current levels, like LEVEL00.SPE, the training level. Using the <`> key,
with the foreground window open, select the tiles which you have an interest
in. Learn what they look like, and what they do. Also look at how the various
tiles fit together. Use the layers window to turn on the bounding layer and
see the bounding boxes for the various tiles. Use palettes so that you don't
have to search through the foreground window for your favorite tiles. Play
with the objects, see how they work with the player and with each other. And
save your level often. Since you often mess up your level while testing it
and killing monsters and so on, make use of the restore key (<SHIFT>-<r>),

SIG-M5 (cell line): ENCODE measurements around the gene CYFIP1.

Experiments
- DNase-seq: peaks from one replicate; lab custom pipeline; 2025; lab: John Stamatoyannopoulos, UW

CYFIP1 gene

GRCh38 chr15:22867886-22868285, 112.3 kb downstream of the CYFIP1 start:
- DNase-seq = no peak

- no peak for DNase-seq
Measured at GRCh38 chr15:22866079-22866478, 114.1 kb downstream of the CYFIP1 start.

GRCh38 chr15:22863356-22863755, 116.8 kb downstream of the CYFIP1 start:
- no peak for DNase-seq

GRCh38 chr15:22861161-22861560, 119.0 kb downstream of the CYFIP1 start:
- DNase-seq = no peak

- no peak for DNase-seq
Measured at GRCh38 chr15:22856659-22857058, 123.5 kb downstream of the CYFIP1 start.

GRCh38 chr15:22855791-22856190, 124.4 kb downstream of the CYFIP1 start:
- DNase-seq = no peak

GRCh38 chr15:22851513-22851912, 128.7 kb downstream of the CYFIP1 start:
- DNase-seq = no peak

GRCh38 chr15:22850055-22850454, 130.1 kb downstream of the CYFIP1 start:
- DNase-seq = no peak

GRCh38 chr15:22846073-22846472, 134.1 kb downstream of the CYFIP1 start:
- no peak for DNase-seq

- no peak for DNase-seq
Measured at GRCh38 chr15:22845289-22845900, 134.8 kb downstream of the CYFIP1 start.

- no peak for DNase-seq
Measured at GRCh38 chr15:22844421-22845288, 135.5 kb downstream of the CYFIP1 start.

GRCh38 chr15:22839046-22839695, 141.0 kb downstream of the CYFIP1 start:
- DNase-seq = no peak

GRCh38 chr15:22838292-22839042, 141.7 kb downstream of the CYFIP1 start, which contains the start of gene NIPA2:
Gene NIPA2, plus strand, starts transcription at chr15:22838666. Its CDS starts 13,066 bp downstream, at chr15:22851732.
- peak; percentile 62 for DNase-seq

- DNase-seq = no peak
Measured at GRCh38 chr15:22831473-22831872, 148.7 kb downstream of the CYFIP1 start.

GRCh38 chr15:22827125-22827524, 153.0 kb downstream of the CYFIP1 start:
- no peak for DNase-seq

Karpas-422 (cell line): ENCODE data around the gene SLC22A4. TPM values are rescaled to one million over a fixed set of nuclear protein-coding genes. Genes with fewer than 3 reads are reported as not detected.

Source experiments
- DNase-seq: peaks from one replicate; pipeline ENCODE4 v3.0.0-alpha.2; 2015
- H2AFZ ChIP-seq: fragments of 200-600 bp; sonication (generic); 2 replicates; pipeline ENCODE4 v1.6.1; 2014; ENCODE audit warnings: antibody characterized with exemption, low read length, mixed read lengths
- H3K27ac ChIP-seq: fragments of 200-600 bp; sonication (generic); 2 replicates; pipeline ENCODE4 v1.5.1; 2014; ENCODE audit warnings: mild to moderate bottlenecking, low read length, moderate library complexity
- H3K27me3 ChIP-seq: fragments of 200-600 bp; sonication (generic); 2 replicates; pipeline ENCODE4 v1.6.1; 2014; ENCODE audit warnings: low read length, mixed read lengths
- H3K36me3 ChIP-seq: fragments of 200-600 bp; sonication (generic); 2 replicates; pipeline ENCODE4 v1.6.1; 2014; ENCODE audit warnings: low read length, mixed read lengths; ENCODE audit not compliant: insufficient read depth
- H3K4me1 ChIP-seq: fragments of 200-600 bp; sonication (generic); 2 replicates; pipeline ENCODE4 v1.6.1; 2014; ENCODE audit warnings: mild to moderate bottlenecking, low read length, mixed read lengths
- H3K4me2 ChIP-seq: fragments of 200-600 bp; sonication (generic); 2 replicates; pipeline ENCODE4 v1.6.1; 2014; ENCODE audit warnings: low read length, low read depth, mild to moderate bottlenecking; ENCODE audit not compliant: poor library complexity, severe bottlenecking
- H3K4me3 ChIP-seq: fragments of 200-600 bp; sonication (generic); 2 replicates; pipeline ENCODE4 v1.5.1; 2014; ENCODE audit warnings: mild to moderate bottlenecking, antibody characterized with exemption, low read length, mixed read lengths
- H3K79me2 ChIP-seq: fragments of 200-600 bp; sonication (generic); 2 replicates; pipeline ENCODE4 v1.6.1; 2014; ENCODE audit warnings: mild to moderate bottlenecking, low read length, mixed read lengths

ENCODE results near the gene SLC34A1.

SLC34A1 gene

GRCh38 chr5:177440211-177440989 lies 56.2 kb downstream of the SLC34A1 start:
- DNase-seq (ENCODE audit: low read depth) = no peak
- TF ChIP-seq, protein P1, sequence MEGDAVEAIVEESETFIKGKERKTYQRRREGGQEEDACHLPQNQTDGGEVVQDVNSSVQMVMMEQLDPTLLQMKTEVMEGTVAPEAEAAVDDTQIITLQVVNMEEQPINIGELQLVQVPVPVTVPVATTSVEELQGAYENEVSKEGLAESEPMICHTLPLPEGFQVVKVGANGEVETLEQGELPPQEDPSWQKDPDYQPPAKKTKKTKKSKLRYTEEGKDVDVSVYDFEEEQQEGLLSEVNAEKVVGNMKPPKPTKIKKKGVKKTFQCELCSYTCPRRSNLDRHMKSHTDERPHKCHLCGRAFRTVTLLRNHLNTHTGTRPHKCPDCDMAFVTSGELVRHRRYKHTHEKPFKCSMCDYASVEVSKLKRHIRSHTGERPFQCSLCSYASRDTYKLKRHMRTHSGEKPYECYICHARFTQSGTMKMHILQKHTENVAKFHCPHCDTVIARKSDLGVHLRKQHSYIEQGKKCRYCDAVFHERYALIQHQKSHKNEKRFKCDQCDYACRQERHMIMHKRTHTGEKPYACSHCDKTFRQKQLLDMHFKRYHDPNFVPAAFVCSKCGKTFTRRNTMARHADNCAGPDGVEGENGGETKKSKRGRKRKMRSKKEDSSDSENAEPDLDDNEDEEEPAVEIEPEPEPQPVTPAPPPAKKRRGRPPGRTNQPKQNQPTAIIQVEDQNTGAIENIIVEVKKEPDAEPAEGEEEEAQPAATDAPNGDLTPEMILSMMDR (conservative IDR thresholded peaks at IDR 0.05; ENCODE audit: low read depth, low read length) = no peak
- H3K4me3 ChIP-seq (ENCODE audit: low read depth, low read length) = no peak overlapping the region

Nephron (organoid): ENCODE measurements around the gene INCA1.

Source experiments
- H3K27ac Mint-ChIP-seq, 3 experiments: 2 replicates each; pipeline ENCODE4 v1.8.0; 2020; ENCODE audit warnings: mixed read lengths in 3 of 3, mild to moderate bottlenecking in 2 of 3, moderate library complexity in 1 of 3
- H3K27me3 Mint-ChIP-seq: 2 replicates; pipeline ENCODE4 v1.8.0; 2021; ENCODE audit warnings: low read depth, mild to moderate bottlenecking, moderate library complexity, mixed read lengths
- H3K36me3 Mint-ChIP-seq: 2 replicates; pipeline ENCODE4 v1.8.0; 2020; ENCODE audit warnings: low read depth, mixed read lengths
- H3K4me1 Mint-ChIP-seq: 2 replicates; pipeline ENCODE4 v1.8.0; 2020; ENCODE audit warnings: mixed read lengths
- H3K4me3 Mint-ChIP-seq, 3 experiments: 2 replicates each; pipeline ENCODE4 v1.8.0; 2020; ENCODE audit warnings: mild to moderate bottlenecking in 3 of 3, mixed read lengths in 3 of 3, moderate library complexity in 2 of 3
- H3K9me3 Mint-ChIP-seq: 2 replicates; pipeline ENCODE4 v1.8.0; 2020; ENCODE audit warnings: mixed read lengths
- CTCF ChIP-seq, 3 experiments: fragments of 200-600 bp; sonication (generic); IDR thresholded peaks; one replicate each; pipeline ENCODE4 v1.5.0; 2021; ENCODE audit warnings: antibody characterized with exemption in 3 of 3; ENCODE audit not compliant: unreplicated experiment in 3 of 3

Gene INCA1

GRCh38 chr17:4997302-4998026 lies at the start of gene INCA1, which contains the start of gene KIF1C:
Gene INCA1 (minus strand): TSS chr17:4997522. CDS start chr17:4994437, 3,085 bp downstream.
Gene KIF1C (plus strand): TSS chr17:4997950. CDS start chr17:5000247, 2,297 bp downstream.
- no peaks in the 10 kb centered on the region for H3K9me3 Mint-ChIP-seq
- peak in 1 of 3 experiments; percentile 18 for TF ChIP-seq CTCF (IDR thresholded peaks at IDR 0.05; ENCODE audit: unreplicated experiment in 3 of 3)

which will reload your level. Note that if you saved the game at a
RESTART_POSITION, your savegame and not the original level will be reloaded.
Make sure not to save a level after you've gone through and killed everything.

        Making a level is an incremental process, building block by block as
you go. Keep in mind your global goals for the level. Keep the action steady,
but gradually build up to the "big finish". But, more than anything, make
levels and get more experience. This is the best way to learn to make great

        With all that said, level designing is a rewarding process filled
with little twists and turns that will keep you enthralled and entertained
for hours on end.

Advanced Level Editing Topics -->

Justin Cassidy